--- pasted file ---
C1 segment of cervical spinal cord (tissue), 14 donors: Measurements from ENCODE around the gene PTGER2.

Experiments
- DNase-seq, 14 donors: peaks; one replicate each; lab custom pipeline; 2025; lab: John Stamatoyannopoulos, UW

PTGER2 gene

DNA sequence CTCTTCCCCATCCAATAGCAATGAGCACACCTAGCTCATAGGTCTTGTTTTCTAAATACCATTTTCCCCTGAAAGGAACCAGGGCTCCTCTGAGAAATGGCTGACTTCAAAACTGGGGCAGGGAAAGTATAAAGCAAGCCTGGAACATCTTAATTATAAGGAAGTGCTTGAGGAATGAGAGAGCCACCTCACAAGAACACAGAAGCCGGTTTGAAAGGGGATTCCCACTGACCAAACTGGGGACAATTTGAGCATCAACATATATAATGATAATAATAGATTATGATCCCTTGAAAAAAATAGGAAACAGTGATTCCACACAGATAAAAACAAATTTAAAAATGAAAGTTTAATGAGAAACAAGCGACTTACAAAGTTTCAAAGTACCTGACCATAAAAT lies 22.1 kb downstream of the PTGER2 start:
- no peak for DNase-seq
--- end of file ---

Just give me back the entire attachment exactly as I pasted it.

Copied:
C1 segment of cervical spinal cord (tissue), 14 donors: Measurements from ENCODE around the gene PTGER2.

Experiments
- DNase-seq, 14 donors: peaks; one replicate each; lab custom pipeline; 2025; lab: John Stamatoyannopoulos, UW

PTGER2 gene

DNA sequence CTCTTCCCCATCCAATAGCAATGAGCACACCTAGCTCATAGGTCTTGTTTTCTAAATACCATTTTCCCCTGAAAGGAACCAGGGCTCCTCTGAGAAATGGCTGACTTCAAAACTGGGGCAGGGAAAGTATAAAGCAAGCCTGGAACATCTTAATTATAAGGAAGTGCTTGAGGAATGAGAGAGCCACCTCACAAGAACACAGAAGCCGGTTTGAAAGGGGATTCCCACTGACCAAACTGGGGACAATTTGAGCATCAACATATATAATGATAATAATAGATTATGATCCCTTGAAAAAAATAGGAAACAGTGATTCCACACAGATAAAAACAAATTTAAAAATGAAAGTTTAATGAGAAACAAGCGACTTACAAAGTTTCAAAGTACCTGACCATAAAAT lies 22.1 kb downstream of the PTGER2 start:
- no peak for DNase-seq